Beauty specialist, Dalal, 35, married at the age of 13 to an older man, who later divorced her at the age of 15 because she was not obedient enough.

She said, “I got married again because I had no education, no money and no job. I was so lucky because my new husband from Deir-Ez-Zor - the largest city in eastern Syria and the seventh-largest in the country - was like a dream come true.

Unfortunately, the war did not spare me. ISIS invaded our area and killed him. I returned to Damascus to live again in my brother’s house where I sometimes felt that I was treated like a servant. My late husband taught me how to fight and gave me the courage to rely on myself."

Dalal is a mature woman now and can understand what happened in her childhood. She believes that she is strong but her wounds are deep.

41-year old Rasha has a different story. She was somehow happy because her husband was one of the refugees who left the country. He was a convicted man and the crisis helped him escape punishment leaving her to raise two children alone. Her life is not easy but better than experiencing domestic violence.

Kenana, a 35-year-old hairdresser, said gloomily that her husband left the country with their only child to find a better life in the Netherlands. He promised to reunite the family, but he did not keep his promise. She was left behind, and her husband decided to start a new life with their son. She misses him a lot, but her worst fear is that her son might think she abandoned him.

Nothing is the same after war and living in the time of war is to live in a world of hidden resentment where “sadness leaks from the walls of the wounded country.”

These women who create beauty despite their harsh conditions are real and not just characters drawn from some fairy tales and they are still smiling despite agony.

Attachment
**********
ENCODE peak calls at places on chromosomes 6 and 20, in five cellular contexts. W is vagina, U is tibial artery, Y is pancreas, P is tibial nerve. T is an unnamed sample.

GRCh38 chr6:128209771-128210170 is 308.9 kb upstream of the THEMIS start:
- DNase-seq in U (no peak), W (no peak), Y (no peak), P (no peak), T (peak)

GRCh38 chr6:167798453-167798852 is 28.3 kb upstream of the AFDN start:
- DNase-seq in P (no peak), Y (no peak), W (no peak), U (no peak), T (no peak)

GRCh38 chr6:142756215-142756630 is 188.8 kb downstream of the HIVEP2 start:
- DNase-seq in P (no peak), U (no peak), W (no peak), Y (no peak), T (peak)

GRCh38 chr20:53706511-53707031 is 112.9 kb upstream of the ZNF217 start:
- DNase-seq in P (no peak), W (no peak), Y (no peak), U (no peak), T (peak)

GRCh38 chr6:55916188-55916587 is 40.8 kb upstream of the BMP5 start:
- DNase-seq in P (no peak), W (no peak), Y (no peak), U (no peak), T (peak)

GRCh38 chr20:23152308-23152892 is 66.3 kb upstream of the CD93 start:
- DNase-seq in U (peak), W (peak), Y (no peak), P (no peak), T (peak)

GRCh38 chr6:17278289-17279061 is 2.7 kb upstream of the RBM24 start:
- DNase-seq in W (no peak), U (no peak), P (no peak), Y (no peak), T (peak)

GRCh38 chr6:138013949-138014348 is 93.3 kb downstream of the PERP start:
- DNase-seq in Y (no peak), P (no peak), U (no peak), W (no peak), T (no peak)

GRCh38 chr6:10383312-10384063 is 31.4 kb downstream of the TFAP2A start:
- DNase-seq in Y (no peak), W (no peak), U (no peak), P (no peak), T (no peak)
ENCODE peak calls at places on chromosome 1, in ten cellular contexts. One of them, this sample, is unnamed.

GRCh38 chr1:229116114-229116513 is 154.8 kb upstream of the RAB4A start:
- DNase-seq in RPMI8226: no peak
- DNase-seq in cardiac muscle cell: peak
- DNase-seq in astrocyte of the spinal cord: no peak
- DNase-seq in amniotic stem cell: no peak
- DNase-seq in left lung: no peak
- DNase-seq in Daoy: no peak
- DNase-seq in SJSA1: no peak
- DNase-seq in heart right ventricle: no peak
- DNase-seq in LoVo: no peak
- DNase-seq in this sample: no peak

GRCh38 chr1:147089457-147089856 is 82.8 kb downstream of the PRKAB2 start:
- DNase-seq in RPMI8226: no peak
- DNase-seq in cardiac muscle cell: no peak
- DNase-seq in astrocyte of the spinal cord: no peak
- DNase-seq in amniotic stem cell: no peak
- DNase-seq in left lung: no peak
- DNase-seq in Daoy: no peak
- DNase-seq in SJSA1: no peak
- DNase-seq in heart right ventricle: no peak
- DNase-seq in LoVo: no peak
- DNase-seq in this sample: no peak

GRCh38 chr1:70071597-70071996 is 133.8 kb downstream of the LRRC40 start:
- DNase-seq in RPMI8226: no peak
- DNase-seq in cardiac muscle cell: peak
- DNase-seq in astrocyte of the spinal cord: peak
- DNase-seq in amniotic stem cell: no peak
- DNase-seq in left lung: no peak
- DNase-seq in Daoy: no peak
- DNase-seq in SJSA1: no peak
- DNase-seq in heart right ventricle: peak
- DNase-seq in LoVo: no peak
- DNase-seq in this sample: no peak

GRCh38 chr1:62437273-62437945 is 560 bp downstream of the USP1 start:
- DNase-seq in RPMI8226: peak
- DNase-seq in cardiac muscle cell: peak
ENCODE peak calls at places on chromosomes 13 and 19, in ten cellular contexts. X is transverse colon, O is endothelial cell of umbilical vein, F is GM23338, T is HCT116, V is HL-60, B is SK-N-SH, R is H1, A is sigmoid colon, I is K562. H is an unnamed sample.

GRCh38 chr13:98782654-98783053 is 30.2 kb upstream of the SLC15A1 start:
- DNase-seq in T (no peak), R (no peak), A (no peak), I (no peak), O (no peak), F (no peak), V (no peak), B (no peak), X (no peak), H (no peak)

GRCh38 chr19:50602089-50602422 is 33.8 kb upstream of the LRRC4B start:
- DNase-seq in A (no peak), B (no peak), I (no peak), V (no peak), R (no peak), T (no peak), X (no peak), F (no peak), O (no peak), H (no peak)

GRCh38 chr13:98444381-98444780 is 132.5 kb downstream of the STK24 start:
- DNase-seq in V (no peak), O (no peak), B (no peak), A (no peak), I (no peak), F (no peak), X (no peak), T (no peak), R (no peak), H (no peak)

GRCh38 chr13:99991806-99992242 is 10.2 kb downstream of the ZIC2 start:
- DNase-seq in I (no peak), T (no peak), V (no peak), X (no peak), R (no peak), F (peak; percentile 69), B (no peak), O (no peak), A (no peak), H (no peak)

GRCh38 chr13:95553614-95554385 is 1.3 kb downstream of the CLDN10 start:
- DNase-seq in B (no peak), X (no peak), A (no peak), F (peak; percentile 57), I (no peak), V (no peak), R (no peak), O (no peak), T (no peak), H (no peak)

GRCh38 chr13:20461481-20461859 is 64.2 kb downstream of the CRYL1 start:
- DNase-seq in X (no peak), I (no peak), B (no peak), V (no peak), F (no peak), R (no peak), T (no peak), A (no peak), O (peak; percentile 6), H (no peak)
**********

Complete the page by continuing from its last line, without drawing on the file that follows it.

Most of the time, media sheds light on immigration, refugee crisis, ISIS, fighting, conscription, winter, etc., without mentioning the impact of sanctions and the suffering of the people who decided to stay and live in the country. It is a fact that many Syrians decided to leave their homeland seeking  a better life, but media and western politicians claimed that all of them are against the Syrian government turning a blind eye to their countries’ involvement in the ugly conflict.

The UK, for instance, held Iranian oil tanker Grace 1 as the British authorities announced that there was a reason to believe the ship - Grace 1 - was carrying crude oil to the Baniyas Refinery in Syria.

The BBC said that “The UK Foreign and Commonwealth Office said Iran must abide by the assurances it had given that the tanker would not proceed to Syria, which is under EU sanctions,” at the time the UK is preparing to leave the EU.

They say that everything is allowed in love and war. Indeed, I don't know if everything is allowed in the war and the critical question is: what about the men, the women, the children, the elderly people, the sick and the wounded, and the displaced ones who are still surviving hard times.

 

Emy Abbas